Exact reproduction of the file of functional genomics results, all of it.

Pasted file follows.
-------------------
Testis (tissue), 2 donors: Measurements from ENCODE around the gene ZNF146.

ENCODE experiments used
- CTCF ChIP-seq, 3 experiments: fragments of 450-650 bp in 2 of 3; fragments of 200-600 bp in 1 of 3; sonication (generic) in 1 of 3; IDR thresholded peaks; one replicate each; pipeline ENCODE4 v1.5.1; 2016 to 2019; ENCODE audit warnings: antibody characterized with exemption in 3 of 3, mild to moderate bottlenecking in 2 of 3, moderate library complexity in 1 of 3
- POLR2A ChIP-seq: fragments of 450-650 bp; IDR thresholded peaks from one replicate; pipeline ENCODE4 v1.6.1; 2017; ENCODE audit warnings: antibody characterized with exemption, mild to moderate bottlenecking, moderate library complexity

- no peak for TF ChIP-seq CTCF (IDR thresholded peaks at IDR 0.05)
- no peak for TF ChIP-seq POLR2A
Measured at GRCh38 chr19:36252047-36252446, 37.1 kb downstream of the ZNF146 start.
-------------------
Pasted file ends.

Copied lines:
Testis (tissue), 2 donors: Measurements from ENCODE around the gene ZNF146.

ENCODE experiments used
- CTCF ChIP-seq, 3 experiments: fragments of 450-650 bp in 2 of 3; fragments of 200-600 bp in 1 of 3; sonication (generic) in 1 of 3; IDR thresholded peaks; one replicate each; pipeline ENCODE4 v1.5.1; 2016 to 2019; ENCODE audit warnings: antibody characterized with exemption in 3 of 3, mild to moderate bottlenecking in 2 of 3, moderate library complexity in 1 of 3
- POLR2A ChIP-seq: fragments of 450-650 bp; IDR thresholded peaks from one replicate; pipeline ENCODE4 v1.6.1; 2017; ENCODE audit warnings: antibody characterized with exemption, mild to moderate bottlenecking, moderate library complexity

- no peak for TF ChIP-seq CTCF (IDR thresholded peaks at IDR 0.05)
- no peak for TF ChIP-seq POLR2A
Measured at GRCh38 chr19:36252047-36252446, 37.1 kb downstream of the ZNF146 start.